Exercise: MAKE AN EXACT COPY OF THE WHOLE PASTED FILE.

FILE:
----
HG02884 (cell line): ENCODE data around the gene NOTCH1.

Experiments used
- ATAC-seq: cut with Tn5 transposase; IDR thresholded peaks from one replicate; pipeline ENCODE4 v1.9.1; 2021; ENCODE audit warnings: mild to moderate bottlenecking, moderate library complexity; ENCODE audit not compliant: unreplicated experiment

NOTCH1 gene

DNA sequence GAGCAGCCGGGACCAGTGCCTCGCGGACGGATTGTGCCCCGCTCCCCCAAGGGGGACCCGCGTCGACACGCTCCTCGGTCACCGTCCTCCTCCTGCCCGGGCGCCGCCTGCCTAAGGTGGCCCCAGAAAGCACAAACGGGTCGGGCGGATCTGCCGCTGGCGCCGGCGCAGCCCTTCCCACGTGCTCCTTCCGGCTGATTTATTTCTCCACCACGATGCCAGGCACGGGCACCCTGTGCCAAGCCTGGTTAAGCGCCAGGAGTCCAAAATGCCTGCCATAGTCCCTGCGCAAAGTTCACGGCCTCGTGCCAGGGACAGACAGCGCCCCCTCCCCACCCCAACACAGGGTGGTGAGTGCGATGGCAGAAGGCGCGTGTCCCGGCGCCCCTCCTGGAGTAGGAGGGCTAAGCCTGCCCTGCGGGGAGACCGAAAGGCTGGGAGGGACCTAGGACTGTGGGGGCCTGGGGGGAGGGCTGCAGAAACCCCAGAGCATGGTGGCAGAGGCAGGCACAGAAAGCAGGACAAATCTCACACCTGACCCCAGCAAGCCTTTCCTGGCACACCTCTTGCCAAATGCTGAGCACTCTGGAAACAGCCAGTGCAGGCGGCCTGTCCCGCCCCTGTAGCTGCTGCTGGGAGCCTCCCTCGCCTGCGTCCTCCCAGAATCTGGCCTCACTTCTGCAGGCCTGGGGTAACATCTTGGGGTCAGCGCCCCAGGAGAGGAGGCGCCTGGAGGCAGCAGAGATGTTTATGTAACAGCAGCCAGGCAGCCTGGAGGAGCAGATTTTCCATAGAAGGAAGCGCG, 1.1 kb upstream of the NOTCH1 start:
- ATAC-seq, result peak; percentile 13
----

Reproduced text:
HG02884 (cell line): ENCODE data around the gene NOTCH1.

Experiments used
- ATAC-seq: cut with Tn5 transposase; IDR thresholded peaks from one replicate; pipeline ENCODE4 v1.9.1; 2021; ENCODE audit warnings: mild to moderate bottlenecking, moderate library complexity; ENCODE audit not compliant: unreplicated experiment

NOTCH1 gene

DNA sequence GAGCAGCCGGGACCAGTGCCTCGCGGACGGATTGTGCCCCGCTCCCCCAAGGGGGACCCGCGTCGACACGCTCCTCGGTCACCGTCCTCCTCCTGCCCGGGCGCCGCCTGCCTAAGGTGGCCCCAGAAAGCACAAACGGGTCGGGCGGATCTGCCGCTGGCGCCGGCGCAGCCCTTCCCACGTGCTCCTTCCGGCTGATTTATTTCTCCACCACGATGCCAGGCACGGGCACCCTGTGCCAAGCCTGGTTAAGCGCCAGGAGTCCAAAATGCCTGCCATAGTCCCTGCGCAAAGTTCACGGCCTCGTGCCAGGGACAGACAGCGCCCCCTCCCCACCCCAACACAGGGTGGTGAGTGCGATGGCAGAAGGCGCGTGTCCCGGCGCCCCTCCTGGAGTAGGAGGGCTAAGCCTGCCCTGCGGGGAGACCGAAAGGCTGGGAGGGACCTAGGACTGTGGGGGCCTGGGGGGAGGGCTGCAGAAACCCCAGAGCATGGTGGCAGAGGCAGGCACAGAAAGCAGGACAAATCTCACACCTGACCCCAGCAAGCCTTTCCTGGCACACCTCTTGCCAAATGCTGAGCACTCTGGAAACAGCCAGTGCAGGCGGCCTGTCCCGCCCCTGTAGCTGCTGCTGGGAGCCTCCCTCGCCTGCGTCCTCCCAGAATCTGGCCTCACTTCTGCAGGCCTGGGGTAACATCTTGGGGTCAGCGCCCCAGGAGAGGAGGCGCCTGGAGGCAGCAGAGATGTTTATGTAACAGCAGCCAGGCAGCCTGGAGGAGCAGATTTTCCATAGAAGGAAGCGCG, 1.1 kb upstream of the NOTCH1 start:
- ATAC-seq, result peak; percentile 13